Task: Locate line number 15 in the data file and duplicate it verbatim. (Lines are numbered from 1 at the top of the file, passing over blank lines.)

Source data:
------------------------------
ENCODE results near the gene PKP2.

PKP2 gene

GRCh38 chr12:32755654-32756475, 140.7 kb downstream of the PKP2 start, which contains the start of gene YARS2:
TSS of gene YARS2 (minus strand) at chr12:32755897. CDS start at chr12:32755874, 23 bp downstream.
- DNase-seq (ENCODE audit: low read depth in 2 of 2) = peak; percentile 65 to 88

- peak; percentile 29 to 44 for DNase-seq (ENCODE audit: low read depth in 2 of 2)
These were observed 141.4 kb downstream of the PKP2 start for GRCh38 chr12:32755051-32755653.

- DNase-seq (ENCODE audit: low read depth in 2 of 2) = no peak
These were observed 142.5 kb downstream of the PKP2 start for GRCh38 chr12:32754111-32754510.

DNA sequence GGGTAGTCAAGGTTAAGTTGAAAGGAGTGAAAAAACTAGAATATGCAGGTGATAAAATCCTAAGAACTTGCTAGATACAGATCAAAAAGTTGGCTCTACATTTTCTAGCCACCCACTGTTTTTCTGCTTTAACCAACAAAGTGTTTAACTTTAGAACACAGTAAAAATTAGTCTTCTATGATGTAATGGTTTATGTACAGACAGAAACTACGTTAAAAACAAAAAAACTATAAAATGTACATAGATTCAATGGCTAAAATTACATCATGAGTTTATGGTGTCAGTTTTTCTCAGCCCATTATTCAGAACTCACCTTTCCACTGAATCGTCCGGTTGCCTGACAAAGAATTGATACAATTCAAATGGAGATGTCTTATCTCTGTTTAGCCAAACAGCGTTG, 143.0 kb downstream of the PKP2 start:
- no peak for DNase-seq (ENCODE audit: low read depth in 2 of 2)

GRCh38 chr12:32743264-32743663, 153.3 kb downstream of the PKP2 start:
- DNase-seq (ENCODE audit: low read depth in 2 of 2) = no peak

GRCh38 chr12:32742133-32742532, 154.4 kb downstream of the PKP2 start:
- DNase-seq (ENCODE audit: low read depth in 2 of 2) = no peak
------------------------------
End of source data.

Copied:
- DNase-seq (ENCODE audit: low read depth in 2 of 2) = no peak